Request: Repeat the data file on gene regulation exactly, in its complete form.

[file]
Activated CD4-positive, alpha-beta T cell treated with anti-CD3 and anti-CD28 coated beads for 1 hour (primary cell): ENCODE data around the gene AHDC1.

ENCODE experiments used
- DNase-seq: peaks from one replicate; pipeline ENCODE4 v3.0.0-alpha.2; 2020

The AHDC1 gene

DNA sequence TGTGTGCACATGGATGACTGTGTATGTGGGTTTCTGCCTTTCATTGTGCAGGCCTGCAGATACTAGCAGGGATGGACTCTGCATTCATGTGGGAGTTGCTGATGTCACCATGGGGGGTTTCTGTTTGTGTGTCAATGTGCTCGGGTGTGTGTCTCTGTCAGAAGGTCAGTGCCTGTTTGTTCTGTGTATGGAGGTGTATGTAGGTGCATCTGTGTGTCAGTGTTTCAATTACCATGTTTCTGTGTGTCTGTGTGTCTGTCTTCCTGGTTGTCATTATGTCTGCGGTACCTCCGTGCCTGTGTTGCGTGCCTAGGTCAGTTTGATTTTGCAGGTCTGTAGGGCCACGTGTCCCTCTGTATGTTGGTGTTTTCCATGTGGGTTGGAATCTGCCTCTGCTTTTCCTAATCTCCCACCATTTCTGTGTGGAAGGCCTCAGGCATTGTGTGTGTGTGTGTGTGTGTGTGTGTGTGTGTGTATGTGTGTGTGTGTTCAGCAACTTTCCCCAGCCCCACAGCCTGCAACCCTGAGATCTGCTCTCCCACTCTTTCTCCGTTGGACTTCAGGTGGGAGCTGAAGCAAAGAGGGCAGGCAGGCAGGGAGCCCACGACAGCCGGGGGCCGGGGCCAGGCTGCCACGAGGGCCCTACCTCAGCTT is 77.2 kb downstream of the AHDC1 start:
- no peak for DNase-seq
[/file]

Activated CD4-positive, alpha-beta T cell treated with anti-CD3 and anti-CD28 coated beads for 1 hour (primary cell): ENCODE data around the gene AHDC1.

ENCODE experiments used
- DNase-seq: peaks from one replicate; pipeline ENCODE4 v3.0.0-alpha.2; 2020

The AHDC1 gene

DNA sequence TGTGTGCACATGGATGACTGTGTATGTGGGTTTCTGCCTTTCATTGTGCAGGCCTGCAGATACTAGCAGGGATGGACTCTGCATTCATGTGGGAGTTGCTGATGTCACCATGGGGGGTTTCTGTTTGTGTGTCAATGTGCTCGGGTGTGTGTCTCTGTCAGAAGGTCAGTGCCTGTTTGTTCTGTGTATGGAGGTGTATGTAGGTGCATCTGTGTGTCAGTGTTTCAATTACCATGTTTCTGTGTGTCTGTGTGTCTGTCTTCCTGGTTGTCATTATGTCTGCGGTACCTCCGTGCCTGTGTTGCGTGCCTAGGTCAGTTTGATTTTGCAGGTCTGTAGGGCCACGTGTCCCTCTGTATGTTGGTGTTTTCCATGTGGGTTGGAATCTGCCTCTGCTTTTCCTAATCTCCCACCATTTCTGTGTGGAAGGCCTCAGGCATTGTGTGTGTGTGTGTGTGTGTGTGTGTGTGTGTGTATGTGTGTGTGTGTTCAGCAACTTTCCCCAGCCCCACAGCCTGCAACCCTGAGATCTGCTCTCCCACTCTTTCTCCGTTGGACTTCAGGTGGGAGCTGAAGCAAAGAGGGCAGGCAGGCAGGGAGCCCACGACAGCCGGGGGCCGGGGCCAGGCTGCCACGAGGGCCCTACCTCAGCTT is 77.2 kb downstream of the AHDC1 start:
- no peak for DNase-seq